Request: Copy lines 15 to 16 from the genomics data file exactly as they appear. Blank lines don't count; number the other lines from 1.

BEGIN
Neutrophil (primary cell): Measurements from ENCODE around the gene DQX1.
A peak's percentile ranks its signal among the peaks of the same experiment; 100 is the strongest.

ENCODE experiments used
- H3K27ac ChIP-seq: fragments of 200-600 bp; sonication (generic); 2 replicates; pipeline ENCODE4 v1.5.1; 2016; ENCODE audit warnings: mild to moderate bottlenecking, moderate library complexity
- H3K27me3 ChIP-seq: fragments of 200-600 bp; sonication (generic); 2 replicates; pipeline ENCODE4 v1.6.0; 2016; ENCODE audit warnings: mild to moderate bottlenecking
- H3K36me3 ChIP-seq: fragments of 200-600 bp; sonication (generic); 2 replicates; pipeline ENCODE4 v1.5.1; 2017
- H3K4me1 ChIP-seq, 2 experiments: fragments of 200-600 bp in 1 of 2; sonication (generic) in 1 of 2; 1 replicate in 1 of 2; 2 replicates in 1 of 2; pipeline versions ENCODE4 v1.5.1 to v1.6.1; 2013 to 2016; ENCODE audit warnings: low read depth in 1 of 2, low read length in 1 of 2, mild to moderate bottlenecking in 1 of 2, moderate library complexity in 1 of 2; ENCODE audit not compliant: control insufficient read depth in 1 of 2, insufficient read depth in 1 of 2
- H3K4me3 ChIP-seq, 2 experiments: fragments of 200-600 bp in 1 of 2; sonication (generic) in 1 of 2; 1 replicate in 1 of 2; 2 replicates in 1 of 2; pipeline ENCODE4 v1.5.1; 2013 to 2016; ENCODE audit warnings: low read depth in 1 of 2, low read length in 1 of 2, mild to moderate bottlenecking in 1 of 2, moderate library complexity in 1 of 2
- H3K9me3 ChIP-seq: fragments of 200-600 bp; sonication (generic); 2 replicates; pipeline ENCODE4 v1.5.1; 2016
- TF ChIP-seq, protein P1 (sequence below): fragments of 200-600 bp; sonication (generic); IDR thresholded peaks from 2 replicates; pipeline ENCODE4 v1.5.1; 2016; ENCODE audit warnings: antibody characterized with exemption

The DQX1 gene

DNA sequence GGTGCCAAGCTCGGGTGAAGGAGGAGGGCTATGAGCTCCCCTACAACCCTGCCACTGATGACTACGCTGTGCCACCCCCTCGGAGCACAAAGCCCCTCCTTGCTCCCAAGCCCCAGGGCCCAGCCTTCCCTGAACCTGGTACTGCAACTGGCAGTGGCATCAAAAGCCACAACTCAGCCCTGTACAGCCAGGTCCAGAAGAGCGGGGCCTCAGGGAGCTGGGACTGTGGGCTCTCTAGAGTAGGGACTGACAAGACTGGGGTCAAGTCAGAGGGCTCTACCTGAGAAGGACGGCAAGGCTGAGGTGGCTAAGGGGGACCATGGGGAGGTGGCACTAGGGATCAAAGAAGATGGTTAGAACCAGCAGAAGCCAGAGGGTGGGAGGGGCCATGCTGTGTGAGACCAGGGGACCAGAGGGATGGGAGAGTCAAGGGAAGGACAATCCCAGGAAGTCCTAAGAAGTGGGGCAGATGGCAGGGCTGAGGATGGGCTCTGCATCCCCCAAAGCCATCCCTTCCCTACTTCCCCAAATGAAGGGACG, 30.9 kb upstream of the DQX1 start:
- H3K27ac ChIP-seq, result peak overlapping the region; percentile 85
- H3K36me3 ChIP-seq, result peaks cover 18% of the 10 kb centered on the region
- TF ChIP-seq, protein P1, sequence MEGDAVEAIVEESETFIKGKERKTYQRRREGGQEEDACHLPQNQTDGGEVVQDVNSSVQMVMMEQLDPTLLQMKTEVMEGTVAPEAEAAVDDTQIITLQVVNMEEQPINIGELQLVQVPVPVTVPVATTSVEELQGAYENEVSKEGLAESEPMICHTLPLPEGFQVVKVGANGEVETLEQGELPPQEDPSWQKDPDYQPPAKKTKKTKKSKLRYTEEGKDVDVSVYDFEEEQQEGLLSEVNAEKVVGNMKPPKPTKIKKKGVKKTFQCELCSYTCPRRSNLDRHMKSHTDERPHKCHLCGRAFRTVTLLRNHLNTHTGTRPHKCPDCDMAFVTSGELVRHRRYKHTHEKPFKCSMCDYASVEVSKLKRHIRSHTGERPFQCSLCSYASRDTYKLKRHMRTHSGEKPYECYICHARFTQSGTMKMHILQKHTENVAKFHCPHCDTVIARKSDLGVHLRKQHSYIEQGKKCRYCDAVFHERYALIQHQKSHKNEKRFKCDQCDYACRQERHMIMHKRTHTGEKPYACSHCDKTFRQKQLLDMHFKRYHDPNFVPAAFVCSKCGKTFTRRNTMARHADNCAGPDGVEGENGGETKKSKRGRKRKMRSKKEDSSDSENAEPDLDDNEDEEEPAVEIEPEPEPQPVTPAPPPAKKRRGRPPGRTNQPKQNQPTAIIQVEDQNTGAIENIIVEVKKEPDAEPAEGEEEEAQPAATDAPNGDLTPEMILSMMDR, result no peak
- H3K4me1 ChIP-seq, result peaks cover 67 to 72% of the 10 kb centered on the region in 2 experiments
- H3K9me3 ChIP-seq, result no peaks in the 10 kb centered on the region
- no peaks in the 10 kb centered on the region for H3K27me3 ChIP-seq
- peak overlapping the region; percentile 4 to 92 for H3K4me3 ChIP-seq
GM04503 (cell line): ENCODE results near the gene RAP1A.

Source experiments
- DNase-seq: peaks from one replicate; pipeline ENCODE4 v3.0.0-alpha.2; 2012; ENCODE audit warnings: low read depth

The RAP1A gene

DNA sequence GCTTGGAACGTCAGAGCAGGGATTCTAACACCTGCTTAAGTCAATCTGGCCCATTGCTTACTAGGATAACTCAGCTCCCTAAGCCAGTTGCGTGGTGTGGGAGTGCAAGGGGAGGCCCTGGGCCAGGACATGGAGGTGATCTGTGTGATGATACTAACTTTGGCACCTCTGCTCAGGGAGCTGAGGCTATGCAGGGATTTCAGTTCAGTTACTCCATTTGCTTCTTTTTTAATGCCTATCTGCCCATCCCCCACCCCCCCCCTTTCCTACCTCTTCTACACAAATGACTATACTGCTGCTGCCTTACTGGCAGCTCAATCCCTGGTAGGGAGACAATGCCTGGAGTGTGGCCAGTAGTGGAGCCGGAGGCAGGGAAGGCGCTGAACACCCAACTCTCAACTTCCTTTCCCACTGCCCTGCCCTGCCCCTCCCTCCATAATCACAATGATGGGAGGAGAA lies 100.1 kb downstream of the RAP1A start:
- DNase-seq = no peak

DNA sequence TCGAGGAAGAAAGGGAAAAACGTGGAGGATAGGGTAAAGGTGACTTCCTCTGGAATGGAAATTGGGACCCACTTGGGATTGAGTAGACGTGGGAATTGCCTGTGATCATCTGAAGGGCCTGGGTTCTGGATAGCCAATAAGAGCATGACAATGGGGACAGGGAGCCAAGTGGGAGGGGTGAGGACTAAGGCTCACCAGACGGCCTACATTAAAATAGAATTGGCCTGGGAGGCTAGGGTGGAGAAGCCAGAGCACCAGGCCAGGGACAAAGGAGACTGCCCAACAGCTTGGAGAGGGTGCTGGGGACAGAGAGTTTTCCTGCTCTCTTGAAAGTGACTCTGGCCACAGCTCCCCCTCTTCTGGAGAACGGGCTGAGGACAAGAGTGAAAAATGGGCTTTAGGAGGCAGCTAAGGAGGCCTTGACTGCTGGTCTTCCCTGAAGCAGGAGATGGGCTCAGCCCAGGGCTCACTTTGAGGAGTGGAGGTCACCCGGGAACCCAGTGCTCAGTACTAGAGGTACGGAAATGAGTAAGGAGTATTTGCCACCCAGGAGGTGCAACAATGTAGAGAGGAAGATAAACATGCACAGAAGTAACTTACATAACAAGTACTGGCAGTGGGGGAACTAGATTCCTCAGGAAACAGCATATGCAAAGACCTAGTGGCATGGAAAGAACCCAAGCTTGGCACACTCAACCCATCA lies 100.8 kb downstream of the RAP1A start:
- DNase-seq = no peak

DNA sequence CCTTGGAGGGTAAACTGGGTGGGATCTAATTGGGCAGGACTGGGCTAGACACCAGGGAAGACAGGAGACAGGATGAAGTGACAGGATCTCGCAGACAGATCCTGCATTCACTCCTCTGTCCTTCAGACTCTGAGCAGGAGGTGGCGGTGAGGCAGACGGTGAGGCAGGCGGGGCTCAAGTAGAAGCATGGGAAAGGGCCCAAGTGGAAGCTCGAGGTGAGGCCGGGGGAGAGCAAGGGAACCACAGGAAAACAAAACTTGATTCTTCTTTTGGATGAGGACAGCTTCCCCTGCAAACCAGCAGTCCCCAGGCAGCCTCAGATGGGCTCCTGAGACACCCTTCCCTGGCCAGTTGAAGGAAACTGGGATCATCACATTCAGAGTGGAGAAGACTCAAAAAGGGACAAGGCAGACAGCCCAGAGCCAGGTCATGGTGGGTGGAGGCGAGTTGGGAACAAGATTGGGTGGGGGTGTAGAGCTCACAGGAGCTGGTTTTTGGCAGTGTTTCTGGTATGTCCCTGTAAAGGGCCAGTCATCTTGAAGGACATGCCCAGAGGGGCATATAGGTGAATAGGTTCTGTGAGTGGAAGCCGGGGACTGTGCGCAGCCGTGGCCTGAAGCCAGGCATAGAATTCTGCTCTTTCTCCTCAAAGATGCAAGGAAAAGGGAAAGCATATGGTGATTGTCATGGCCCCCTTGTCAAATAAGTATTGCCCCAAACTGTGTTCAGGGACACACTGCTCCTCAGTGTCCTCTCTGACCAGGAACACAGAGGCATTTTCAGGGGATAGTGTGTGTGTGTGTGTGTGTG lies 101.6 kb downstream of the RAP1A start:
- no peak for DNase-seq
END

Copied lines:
- TF ChIP-seq, protein P1, sequence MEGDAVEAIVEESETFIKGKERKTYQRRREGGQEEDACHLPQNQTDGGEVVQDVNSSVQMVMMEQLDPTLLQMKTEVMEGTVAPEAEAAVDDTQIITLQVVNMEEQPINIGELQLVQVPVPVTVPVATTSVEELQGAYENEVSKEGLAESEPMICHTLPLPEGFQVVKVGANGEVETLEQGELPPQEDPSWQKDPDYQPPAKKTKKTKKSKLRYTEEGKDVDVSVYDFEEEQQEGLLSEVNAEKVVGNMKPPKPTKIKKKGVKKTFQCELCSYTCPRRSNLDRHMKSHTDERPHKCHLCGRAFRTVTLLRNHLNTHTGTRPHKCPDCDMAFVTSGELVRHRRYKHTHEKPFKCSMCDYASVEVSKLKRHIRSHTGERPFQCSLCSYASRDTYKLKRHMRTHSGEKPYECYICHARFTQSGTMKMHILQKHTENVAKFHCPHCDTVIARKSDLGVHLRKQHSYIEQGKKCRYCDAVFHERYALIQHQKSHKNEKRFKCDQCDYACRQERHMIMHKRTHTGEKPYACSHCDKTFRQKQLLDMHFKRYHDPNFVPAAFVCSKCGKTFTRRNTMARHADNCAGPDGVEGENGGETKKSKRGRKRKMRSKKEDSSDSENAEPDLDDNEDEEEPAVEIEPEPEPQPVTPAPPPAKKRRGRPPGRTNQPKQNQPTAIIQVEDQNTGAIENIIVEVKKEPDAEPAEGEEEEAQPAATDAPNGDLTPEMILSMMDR, result no peak
- H3K4me1 ChIP-seq, result peaks cover 67 to 72% of the 10 kb centered on the region in 2 experiments